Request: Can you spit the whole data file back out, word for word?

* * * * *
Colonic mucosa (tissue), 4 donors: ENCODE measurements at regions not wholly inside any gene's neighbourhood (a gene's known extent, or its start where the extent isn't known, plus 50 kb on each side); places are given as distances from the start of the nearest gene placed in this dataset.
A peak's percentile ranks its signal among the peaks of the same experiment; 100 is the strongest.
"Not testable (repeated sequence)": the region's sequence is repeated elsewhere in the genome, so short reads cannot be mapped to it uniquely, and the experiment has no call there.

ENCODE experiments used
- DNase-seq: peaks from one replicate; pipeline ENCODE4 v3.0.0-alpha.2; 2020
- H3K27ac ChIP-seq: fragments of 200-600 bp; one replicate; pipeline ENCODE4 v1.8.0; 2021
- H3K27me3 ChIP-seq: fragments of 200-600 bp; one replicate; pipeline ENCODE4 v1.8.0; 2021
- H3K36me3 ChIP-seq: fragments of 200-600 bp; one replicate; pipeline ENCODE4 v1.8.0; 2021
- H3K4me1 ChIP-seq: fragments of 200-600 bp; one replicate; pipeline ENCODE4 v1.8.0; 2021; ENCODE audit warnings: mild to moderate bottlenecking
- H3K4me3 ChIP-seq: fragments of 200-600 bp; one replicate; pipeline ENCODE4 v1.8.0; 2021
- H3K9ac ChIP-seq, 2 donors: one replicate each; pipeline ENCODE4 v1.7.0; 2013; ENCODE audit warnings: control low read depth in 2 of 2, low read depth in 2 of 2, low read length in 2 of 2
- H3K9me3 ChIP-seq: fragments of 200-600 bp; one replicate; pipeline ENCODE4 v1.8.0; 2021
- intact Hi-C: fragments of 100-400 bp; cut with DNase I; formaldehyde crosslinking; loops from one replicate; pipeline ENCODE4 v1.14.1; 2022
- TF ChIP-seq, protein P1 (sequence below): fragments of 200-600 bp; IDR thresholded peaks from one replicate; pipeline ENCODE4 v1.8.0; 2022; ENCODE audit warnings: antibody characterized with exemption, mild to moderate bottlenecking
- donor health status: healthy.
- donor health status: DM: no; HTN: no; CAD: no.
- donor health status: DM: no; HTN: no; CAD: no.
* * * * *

Colonic mucosa (tissue), 4 donors: ENCODE measurements at regions not wholly inside any gene's neighbourhood (a gene's known extent, or its start where the extent isn't known, plus 50 kb on each side); places are given as distances from the start of the nearest gene placed in this dataset.
A peak's percentile ranks its signal among the peaks of the same experiment; 100 is the strongest.
"Not testable (repeated sequence)": the region's sequence is repeated elsewhere in the genome, so short reads cannot be mapped to it uniquely, and the experiment has no call there.

ENCODE experiments used
- DNase-seq: peaks from one replicate; pipeline ENCODE4 v3.0.0-alpha.2; 2020
- H3K27ac ChIP-seq: fragments of 200-600 bp; one replicate; pipeline ENCODE4 v1.8.0; 2021
- H3K27me3 ChIP-seq: fragments of 200-600 bp; one replicate; pipeline ENCODE4 v1.8.0; 2021
- H3K36me3 ChIP-seq: fragments of 200-600 bp; one replicate; pipeline ENCODE4 v1.8.0; 2021
- H3K4me1 ChIP-seq: fragments of 200-600 bp; one replicate; pipeline ENCODE4 v1.8.0; 2021; ENCODE audit warnings: mild to moderate bottlenecking
- H3K4me3 ChIP-seq: fragments of 200-600 bp; one replicate; pipeline ENCODE4 v1.8.0; 2021
- H3K9ac ChIP-seq, 2 donors: one replicate each; pipeline ENCODE4 v1.7.0; 2013; ENCODE audit warnings: control low read depth in 2 of 2, low read depth in 2 of 2, low read length in 2 of 2
- H3K9me3 ChIP-seq: fragments of 200-600 bp; one replicate; pipeline ENCODE4 v1.8.0; 2021
- intact Hi-C: fragments of 100-400 bp; cut with DNase I; formaldehyde crosslinking; loops from one replicate; pipeline ENCODE4 v1.14.1; 2022
- TF ChIP-seq, protein P1 (sequence below): fragments of 200-600 bp; IDR thresholded peaks from one replicate; pipeline ENCODE4 v1.8.0; 2022; ENCODE audit warnings: antibody characterized with exemption, mild to moderate bottlenecking
- donor health status: healthy.
- donor health status: DM: no; HTN: no; CAD: no.
- donor health status: DM: no; HTN: no; CAD: no.